This is the second volume of The Bible in Medieval Tradition (BMT), a series that aims to reconnect the church with part of its rich history of biblical interpretation.
Ian Levy, Philip Krey, and Thomas Ryan's Letter to the Romans presents the history of early and medieval interpretations of Romans and gives substantial translations of select medieval commentaries. Written by eight representative medieval interpreters between the ninth and fourteenth centuries, these commentaries have never been translated into English before.
This valuable book will enhance contemporary reading of the Bible even as it lends insight into medieval scholarship. As Levy says, the medieval commentaries exhibit "qualities that many modern commentaries lack: a spiritual depth that reflects their very purpose, namely, to read Holy Scripture within the sacred tradition under the guidance of the Holy Spirit.
A judicious selection of medieval Latin commentaries on the Epistle to the Romans....Will be especially illuminating to readers interested in the history of exegesis who do not have much background in medieval theology, for whom the interpretations may be surprisingly rich and sophisticated. A cogent preface places the texts in helpful historical, theological, and literary contexts. Levy, Krey, and Ryan deserve our thanks for making these texts available to students of the Bible at all levels, from undergraduates to professors.
-E. Ann Matter
University of Pennsylvania
This book is a labor of love and a gift given by three of the world's leading interpreters and translators of medieval biblical exegesis. . . . The chronological span taken on is breathtaking, with translations from late antiquity to the dawn of the Reformation. . . . This work altogether successfully defies the stereotype that medieval interpretation was simply parasitic upon patristic exegesis. It will be extremely valuable as a teaching tool.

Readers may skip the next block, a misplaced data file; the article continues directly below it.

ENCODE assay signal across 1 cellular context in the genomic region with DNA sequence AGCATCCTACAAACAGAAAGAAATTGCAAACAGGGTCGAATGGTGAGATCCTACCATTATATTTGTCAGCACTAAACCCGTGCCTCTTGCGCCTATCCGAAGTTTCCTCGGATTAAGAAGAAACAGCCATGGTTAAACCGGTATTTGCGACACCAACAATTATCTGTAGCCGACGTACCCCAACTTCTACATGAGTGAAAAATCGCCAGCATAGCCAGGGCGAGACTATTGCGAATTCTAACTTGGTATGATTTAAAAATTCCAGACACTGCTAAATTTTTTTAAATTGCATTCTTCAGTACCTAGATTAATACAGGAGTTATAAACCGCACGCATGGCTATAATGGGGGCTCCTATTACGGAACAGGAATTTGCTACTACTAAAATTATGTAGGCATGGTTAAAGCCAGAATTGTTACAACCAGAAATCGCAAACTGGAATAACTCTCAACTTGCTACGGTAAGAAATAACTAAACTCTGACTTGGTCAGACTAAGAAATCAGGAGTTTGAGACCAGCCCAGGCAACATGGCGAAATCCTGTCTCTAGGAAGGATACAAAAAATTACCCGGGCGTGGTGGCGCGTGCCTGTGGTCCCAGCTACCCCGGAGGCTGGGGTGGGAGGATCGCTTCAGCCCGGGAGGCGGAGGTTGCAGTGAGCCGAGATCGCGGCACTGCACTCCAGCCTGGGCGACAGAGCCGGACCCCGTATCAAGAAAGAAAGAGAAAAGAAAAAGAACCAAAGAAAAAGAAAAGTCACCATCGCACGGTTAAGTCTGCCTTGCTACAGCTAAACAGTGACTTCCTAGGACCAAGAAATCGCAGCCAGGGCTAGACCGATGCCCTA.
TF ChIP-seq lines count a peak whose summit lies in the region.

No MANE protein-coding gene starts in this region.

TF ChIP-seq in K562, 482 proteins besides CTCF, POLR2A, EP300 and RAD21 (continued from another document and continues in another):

Harvard Divinity School
This intelligently presented volume is a model not only in its choice of texts but also for its readable (and learned) introductions and notes. The keen interest in Romans over the centuries explains why Paul's letter is a classic: it provides a surplus of meaning both in the past and in the present day.
-Lawrence S. Cunningham
University of Notre Dame
One cannot understand patristic and medieval theology without careful attention to Romans. This volume, with its excellent introduction and well-balanced series of translated texts, is an impressive contribution to making the riches of medieval exegesis available to contemporary readers.
University of Chicago Divinity School
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